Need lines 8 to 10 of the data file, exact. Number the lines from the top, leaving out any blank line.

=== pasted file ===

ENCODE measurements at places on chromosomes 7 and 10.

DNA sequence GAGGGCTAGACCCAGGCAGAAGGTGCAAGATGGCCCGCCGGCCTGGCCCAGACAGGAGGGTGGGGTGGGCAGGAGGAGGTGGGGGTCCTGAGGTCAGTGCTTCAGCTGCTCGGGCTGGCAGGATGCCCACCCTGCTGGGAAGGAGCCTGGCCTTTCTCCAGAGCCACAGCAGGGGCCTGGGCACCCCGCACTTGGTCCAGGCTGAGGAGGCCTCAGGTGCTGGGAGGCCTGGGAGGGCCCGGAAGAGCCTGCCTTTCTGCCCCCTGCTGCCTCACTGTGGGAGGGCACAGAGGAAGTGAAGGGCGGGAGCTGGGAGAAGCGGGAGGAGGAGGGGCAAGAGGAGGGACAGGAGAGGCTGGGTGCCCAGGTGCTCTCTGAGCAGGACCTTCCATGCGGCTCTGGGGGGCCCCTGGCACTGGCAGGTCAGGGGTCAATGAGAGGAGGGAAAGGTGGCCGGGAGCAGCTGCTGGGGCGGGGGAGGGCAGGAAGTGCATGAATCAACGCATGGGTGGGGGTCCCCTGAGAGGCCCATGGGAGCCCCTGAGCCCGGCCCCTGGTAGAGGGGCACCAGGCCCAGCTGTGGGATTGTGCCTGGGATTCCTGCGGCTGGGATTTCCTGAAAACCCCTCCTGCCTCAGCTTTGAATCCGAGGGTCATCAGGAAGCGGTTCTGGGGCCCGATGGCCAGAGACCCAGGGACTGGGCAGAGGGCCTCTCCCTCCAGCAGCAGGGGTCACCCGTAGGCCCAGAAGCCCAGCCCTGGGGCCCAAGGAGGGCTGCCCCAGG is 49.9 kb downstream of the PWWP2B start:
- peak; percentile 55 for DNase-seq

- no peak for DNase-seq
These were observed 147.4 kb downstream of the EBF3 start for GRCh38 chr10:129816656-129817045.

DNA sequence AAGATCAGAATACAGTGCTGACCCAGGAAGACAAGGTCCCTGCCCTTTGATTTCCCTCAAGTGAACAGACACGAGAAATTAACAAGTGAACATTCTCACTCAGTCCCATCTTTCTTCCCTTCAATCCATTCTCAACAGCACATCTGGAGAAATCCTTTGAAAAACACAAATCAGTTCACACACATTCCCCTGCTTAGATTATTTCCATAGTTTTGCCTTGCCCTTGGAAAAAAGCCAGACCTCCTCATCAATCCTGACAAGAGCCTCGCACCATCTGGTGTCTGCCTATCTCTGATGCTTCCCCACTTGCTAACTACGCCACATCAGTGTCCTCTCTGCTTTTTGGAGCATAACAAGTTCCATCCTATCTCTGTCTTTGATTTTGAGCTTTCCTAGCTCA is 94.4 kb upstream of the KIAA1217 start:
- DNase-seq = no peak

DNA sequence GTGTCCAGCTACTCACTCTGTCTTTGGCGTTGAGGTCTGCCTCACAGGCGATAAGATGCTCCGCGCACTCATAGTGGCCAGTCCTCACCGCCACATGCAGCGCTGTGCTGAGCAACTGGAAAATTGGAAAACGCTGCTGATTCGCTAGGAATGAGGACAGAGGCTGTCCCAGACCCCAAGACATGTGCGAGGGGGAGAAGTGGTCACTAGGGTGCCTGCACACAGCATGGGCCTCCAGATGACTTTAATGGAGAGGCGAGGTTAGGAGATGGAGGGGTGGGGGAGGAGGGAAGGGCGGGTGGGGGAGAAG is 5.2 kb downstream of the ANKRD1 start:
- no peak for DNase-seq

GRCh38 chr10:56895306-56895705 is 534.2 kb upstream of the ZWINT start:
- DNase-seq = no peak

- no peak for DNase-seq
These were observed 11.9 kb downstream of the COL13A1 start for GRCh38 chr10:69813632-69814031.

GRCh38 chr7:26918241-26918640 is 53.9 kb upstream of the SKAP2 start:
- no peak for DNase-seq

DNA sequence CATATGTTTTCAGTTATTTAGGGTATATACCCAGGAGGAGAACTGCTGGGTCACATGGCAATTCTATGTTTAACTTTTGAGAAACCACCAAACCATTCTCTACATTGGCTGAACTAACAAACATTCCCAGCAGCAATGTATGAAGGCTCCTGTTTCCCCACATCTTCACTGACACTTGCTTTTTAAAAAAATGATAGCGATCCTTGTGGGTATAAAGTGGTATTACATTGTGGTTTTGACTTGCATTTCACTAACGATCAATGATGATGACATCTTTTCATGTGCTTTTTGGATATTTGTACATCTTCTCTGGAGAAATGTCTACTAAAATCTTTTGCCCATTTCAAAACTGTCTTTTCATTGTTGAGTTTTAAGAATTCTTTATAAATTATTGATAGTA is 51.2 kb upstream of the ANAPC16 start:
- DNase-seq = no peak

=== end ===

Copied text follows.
DNA sequence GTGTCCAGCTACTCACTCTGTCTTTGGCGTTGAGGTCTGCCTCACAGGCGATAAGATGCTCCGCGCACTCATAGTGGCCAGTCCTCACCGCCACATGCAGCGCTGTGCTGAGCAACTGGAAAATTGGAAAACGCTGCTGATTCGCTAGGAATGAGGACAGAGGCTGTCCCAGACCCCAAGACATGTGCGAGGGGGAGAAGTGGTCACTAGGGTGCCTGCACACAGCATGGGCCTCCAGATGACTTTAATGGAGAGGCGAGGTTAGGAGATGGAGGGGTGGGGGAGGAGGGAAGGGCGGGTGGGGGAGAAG is 5.2 kb downstream of the ANKRD1 start:
- no peak for DNase-seq

GRCh38 chr10:56895306-56895705 is 534.2 kb upstream of the ZWINT start: